Many of them are also powerful, either physical or in other ways. If they’re public figures – think of Jimmy Saville – they might play the “who’s going to believe you?” card, perhaps accompanied with a promise of some favour or preferment (which might also have been used as a lure). A celebrated DJ or, in this case, an MP, are both clearly powerful people. So too are people who are, or see themselves as, figures of consequence within a smaller area. A pillar of the community may well feel that they have enough clout to deal with any consequences and also perhaps, in a perverse way, the feeling that they’ve somehow earned the right to do what they want.

Both Rape Crisis and the NSPCC say that a very large majority of attackers are known to their victims, which must create its own challenges to coming forward, particularly if the man is in a close relationship with a family member, such as being a step-father. This must be the hardest crime of all for a child to report, or to deal with as the years go by.

We mustn’t forget how much power adults have over children and how much most children are in awe of them. An argument with your own ten-year-old about homework or bedtime may suggest this isn’t the case: but these battles are being fought on familiar ground and for stakes which the children well understand. As soon as sexual predation appears, however, a child will be completely at sea. If they are known to their attacker there would be some bond which can be exploited, perhaps to the extent that the sexual aspect is described as “normal” and all part of their “special relationship.” As time passes it will become clear that it is not: but, looking back with adult eyes, the crime could seem to be one in which the victim had been complicit. Certainly the effort spent suppressing the memory, or memories, would work against coming forward later.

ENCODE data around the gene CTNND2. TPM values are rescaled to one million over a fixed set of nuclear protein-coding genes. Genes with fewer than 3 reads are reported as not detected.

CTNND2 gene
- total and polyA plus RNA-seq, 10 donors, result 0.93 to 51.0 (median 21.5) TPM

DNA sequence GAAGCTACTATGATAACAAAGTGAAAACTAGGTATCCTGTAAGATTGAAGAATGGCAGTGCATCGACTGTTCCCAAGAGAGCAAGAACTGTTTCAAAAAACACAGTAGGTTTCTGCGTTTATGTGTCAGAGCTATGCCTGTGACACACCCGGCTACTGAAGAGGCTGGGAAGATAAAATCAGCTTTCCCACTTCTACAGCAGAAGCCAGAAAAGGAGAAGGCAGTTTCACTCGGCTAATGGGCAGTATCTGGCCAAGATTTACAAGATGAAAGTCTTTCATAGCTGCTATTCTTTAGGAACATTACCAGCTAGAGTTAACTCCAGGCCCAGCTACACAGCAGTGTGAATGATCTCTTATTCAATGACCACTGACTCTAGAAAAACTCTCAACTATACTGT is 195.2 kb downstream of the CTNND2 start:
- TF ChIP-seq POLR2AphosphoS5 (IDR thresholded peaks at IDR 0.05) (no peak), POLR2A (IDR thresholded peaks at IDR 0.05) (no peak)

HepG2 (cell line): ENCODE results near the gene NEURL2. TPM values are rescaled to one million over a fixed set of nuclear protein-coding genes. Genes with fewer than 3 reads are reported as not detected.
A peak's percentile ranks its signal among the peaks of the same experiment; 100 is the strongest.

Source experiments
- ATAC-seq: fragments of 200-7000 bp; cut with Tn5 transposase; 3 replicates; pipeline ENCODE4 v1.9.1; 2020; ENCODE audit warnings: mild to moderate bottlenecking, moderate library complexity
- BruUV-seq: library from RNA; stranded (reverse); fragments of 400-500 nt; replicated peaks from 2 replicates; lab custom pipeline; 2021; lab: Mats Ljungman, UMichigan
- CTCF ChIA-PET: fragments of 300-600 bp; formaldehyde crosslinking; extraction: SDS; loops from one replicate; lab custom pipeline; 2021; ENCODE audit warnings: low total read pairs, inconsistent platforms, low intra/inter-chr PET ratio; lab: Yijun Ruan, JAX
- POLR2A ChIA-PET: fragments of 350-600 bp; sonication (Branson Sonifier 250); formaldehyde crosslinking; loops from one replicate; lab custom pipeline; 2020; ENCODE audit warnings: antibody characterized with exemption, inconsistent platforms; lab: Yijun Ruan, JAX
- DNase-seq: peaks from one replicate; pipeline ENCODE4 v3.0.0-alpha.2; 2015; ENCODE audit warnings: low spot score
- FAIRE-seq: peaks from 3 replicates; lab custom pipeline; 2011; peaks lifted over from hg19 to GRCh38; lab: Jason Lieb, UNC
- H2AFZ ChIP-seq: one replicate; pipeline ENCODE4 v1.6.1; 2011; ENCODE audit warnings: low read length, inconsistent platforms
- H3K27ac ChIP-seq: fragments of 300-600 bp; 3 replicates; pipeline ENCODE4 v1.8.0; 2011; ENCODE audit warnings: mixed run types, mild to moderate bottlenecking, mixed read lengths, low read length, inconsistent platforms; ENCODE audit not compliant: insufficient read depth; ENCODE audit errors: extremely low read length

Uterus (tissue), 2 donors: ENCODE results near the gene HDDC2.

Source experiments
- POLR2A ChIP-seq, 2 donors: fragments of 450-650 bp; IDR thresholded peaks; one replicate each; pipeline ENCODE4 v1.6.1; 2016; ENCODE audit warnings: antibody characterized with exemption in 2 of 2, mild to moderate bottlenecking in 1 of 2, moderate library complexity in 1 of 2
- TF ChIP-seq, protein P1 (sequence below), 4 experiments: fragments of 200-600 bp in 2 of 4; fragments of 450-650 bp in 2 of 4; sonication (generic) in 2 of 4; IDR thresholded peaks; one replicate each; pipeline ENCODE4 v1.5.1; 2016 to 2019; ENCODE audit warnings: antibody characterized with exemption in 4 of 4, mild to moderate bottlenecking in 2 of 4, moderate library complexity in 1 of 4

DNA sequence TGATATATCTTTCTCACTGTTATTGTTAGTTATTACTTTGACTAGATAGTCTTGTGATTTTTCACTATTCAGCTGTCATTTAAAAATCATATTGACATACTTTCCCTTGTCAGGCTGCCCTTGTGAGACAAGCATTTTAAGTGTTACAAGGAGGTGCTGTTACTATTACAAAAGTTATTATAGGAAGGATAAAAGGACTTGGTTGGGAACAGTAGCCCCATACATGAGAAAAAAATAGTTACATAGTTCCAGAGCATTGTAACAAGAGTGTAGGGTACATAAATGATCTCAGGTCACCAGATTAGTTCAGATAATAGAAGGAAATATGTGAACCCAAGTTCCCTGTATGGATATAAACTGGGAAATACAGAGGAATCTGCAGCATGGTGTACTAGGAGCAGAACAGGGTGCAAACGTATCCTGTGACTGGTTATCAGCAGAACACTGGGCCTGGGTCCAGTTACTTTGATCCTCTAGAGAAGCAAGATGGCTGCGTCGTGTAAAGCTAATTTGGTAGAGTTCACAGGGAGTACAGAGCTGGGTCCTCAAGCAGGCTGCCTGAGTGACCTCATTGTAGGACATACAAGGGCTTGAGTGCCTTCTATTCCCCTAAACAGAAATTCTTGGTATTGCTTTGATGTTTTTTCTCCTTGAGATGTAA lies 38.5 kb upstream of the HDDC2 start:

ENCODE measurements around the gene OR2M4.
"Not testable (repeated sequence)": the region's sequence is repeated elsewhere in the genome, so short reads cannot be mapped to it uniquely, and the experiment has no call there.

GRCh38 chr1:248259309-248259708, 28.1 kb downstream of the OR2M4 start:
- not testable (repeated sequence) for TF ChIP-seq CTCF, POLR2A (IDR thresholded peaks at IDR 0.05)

The police must find these allegations exceedingly difficult, particularly if they’re historical or involve a prominent person, nationally or locally. Each case is no small matter, however, and each needs to be looked into. Societal changes, which take generations, will help change this. There are also now a large number of charities and organisations to assist victims.

However, as with all crimes, the predator also needs to be restrained by the expectation, or at least the fear, that they will be caught. Reporting crimes early is key to this. I concede that in such cases this often doesn’t happen soon enough, or at all: which is exactly what the perpetrators want. Even if cornered, they might make out-of-court settlements which silences the victims but establishes no public guilt and thus reduces the whole transaction to a purely legal and financial matter. It’s then up to each party to decide whether they feel the victor: but, ultimately, the person who has bought someone else’s silence has merely compounded their original crime.